I think this understanding of the role of natural beauty in the temple applies just as much, if not more, to the early stages of temple work itself as it does to the actual building grounds.  The temple, and its grounds, is designed, first, to help us leave the cares of the world and focus on the spiritual.  All good lessons establish this in some way. 

  • Presentations:  Though Widstoe mentions lectures prominently, I really don’t see much in the way of “direct instruction” in the temple; most of the teaching that falls under that heading takes the form of training us to perceive symbolic items.  Most of the ides and information taught in the temple are given by dramatic representation, where otherwise dry, doctrinal knowledge (as it may be thought) is given a narrative context.  This is why anecdotes are so common in talks and even scriptures–everybody loves a story. 
  • Student involvement:  That symbolic representation and dramatic context is extended to the point of student participation, itself explicitly developed to the point of role playing, almost.  Truly, temple instruction is practical, “hands on” learning.  I’m not a devotee of the “multiple intelligences” fad in education, but if here is such a thing as kinesthetic learners, the temple is the perfect classroom for them.  Truly, the nature of temple teaching makes it difficult to be an apathetic student!
  • Metaphorical illustrations / explanations:  As noted earlier, the symbolic nature of temple teaching is not meant to be a secret–it’s explicitly pointed out multiple times, as a key to further exploration and discovery by individuals. 
  • Modelling:  Most aspects of temple work, including those dramatic representations, model characteristics and behaviors that student participants are themselves encouraged to practice. 
  • Guided practice:  Not only do we see role models, and subsequently (and simultaneously) model them, but we aren’t even left to our own devices to figure out such skills–all along the way, careful and patient friends help us to develop ourselves properly.  The temple is full of coaches.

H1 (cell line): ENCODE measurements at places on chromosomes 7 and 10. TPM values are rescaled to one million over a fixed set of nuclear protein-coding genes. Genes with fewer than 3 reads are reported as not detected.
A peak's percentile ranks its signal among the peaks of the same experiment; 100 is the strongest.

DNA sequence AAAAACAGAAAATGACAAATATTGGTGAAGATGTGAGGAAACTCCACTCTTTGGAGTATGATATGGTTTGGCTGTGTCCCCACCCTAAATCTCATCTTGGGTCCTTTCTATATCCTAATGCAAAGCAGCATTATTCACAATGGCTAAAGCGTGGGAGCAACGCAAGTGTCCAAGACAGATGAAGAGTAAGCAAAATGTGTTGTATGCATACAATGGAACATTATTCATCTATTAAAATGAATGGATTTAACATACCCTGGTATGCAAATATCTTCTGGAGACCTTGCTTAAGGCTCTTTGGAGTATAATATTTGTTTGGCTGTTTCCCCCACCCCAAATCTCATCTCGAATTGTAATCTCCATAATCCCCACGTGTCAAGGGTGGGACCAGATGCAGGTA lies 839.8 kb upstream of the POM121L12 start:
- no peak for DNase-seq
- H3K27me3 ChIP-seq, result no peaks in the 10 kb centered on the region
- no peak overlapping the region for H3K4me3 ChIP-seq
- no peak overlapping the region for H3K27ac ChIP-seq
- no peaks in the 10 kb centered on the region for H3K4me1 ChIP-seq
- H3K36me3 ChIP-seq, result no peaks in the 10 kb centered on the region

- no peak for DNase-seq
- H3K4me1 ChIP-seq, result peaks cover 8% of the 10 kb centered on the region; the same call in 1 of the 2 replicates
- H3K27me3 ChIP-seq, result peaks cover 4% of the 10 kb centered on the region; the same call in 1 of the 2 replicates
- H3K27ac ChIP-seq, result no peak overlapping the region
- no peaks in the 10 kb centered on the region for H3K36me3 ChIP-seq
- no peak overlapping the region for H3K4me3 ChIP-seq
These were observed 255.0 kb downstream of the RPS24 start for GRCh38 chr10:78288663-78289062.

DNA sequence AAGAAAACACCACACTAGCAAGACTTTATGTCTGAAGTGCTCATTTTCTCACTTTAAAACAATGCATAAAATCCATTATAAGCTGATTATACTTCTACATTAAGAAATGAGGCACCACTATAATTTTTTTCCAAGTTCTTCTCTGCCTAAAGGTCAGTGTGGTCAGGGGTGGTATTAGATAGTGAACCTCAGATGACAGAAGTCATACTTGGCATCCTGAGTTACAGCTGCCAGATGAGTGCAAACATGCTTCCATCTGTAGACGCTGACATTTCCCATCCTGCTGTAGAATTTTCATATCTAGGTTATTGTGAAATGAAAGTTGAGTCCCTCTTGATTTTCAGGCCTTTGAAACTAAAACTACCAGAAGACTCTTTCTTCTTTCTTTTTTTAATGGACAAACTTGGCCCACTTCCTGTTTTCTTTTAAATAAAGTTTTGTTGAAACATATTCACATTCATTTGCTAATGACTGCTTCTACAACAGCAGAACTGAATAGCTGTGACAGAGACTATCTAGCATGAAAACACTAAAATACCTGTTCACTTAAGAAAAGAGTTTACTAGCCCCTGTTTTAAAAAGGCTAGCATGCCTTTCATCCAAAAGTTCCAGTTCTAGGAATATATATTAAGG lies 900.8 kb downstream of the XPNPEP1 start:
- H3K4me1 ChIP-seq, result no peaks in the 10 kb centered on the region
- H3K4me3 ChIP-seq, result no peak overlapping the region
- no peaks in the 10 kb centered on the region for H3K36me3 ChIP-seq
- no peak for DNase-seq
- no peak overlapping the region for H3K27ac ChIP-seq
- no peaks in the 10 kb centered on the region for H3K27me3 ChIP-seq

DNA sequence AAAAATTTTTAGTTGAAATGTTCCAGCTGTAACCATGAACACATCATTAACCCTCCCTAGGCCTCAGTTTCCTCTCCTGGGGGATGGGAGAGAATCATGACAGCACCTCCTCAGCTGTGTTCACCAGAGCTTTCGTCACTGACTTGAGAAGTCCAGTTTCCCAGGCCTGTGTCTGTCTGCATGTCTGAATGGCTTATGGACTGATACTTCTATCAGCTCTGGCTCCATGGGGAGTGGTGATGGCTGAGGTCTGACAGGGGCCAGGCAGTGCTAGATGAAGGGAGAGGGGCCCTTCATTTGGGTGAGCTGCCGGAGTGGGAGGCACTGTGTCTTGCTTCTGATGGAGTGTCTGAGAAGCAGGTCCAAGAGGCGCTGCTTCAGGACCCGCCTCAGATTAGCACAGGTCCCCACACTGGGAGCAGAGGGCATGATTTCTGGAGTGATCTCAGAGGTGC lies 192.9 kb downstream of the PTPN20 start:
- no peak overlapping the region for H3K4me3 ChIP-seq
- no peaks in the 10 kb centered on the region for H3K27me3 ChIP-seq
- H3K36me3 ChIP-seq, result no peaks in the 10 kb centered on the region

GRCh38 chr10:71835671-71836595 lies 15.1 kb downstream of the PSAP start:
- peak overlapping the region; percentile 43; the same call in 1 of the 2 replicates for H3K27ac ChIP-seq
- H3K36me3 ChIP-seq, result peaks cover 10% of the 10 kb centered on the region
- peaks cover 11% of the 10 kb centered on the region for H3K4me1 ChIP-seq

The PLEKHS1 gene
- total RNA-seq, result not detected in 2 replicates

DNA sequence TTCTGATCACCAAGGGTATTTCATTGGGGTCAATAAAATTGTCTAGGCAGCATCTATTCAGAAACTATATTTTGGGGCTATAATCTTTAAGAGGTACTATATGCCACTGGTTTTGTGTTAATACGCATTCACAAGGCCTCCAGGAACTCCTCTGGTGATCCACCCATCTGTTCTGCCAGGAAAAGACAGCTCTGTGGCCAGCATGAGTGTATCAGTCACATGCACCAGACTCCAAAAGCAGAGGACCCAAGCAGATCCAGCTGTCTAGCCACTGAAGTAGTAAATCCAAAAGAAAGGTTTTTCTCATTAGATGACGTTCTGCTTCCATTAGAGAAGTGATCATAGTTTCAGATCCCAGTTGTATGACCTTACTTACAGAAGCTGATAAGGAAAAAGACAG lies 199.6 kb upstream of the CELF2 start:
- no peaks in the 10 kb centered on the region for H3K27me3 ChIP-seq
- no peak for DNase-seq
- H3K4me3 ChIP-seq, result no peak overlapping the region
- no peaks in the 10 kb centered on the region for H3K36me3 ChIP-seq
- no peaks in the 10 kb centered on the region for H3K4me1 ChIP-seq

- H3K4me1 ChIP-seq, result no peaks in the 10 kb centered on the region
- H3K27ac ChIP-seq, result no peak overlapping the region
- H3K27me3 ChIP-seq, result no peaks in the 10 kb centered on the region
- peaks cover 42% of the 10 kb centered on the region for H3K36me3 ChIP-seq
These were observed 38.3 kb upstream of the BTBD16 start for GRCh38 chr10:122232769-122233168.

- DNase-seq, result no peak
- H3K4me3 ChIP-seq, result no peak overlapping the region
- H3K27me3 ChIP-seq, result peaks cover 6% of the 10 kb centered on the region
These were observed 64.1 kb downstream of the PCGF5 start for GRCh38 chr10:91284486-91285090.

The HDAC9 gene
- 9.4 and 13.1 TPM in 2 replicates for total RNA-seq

• Repetition:  Its status as the bane of trendy edu-blather notwithstanding, all good educators know the value of practice, repetition, and drilling.  The temple not only offers that, but especially emphasizes it in the expectation that Latter-day Saints return as often as possible to continue practicing temple work. 
  • Cooperative work:  I almost hate to say it, but it’s hard not to see elements of this in the temple–nobody can get very far, much less completely through, all temple work alone.  Friends and coaches are just the start–the family is essential to the order of the temple.  Granted, this is hardly the equivalent of a classroom where “group work” means “making the smartest kid do all the work,” but I’d be remiss not to mention it at all.
  • Making commitments:  This is one where the wishy-washy egalitarianism of modern public education falls short, but the temple illustrates the crucial power of the principle: if it’s worth teaching at all, it’s worth expecting students to actually do the homework and practice the skills, use the knowledge, and live the values embodied in that education.  Some schools have honor codes and such, but they’re few and far between, it seems, and nothing like the temple’s requirements that student participants not just forget their lessons on the way to the parking lot.  Might the world be a better place if more schools even tried to elicit promises from students that they would not throw away the progress they’ve worked so hard to make?
  • Tests:  Of course, tests are also given at points in the temple, but it’s important to note that these aren’t the kind of “high stakes” testing we public school graduates all know and love.  For those familiar with the endowment, could there be tests more peaceful and encouraging than these?  How can we better practice such mercy in our lives and classes, I wonder?